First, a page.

In 2020 Jay Vine won a competition on the internet. Today he scored his first podium at his debut Grand Tour.
How are those two things connected? Well, it wasn't one of those Instagram giveaways where you tag fourteen people you know, add the original post to your story, follow six new accounts and get 'entered into a draw' to win a pair of socks that Vine won.
This contest is called the Zwift Racing Academy, and through it, Jay Vine won himself a pro contract with Alpecin-Fenix. Today, riding for that team, Vine crashed, got back up, caught the breakaway of which he'd earlier been a part, fought past them, then battled with WorldTour stalwart Jesus Herrada (Cofidis) all the way to the line at the summit finish of Pico Villuercas.
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Vuelta a España : Stage 14 - Jay Vine involved in nasty crash with car

Zwift, you probably know, is an online indoor training platform. Riders race or train in a virtual world, and – for a few years now – the platform also runs an annual contest to discover under-the-radar or under-appreciated talents from the amateur ranks. The Academy started out with the women's side, with Canyon // SRAM hiring the winners of the first two contests, ex-marathoner Leah Thorvilson and former fixed-gear criterium specialist Tanja Erath. Erath still rides pro for Tibco Silicon Valley Bank while Thorvilson has since moved to a domestic team after two years with Canyon. They have proved that you can become a successful pro cyclist via the Zwift route.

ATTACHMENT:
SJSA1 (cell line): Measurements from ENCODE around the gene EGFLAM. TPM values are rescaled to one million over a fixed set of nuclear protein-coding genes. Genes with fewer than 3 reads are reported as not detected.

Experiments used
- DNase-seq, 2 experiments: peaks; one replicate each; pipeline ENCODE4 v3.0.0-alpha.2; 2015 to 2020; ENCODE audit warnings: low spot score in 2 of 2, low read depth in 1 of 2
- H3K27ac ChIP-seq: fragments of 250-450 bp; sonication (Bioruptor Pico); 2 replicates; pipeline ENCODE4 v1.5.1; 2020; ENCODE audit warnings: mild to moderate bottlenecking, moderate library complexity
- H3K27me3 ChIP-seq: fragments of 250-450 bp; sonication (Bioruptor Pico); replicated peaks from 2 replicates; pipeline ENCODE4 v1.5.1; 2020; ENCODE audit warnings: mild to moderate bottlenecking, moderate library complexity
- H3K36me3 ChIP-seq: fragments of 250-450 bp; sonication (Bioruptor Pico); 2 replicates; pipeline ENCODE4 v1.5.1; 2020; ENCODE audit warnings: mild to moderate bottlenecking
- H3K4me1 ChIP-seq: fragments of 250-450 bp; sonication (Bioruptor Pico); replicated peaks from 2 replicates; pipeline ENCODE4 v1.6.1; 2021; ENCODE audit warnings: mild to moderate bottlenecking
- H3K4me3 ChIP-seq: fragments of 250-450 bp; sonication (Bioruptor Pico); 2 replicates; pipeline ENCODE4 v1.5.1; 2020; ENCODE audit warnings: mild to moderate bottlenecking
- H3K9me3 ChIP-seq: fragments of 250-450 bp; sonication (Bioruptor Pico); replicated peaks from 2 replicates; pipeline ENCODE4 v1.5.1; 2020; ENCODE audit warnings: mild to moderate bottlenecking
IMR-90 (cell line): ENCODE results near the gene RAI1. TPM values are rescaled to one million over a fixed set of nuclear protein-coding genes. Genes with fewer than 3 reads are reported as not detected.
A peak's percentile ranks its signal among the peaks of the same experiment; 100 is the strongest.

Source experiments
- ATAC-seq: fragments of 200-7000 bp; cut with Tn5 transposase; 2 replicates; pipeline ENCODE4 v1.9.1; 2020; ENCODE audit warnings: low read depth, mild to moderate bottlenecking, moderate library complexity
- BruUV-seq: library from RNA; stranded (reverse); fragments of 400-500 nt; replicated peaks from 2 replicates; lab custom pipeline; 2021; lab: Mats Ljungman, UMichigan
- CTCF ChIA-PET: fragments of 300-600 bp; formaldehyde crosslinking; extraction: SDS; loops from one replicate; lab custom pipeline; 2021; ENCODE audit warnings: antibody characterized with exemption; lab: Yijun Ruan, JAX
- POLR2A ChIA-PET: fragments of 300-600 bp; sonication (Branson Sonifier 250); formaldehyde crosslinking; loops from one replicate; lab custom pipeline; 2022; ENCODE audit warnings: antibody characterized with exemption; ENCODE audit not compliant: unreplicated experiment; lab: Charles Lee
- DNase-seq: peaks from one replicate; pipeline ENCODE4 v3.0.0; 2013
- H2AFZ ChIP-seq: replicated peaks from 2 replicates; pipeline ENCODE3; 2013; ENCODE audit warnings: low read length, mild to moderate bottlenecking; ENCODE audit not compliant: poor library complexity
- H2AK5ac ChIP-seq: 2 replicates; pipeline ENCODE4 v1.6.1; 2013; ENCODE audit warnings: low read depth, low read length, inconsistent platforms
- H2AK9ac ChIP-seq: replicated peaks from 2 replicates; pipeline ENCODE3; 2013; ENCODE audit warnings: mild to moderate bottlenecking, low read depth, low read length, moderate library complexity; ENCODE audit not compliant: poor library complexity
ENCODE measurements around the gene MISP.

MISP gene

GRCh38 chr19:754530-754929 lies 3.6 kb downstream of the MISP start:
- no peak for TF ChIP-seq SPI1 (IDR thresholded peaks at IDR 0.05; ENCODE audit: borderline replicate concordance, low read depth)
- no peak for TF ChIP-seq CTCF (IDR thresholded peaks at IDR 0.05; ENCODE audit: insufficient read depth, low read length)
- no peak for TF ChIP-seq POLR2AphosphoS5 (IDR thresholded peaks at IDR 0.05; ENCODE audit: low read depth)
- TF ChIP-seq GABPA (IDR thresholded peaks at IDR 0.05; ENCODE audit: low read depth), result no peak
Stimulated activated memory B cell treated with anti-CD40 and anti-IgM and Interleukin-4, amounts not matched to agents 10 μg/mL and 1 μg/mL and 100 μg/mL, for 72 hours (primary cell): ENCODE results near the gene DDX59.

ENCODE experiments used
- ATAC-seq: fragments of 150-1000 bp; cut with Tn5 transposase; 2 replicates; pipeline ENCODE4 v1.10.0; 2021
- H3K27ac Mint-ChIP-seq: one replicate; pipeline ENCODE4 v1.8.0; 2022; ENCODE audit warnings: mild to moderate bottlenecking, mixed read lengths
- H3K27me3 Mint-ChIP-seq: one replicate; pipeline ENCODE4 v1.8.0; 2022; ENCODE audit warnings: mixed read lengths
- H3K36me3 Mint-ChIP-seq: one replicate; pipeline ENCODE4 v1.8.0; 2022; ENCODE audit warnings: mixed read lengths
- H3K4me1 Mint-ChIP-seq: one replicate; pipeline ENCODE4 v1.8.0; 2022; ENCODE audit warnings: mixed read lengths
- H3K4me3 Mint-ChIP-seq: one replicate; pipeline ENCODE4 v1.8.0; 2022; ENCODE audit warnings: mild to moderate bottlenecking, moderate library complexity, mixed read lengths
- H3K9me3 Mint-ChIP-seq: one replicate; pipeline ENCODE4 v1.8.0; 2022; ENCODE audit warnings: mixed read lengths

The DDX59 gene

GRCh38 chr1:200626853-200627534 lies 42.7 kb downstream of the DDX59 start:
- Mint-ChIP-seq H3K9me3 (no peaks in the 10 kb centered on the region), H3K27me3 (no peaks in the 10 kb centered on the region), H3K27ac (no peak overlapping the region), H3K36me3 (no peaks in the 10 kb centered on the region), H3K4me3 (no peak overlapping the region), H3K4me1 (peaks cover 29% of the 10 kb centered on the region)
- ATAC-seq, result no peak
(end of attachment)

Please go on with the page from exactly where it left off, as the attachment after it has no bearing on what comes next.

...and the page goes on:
Until this year however, there had not been an equivalent success on the men's side of the sport. Until this year, we hadn't met Jay Vine.
The Australian rider is 25 years old, and still rough around the edges – but he's not a total newbie to professional racing. In 2020 he raced the Herald SunTour, one of the last major cycling events to take place before the COVID-19 pandemic. He placed 5th there on GC. The eventual winner, Jai Hindley, went on to place second at the Giro. The pandemic put paid to his hopes of getting noticed any further by pro teams, as he was effectively trapped in Australia. The Academy, then, came as something of a godsend.
After winning the Academy, Vine got a one-year contract. That's already been extended by two more years and in La Vuelta so far, Vine has already proven he belongs in the WorldTour mix. He notched an 11th on Stage 7 to Balcon de Alicante, another uphill finish, but today was the day he really proved what he can do.
Vine's crash came today at around 35km from the finish. He looked like he was out of La Vuelta, never mind contention for the day's glory. By 15km to go, he was not only back on his bike, but in the mix with Romain Bardet (Team DSM & Tour de France podiumer) and Tom Pidcock (Ineos Grenadiers & Olympic Champion) for a Grand Tour stage win. A couple of years ago he was working for the Australian government in compliance and data analysis in the pharmaceuticals space.
Ultimately, the jury awarded today's most combative rider award to Dani Navarro (Burgos BH), a Spaniard who also battled hard to overcome a crash – but who did not suffer nearly quite so much, nor finish as high, as Vine. Today Jay Vine may not have won the most combative award, but he won a lot of hearts.
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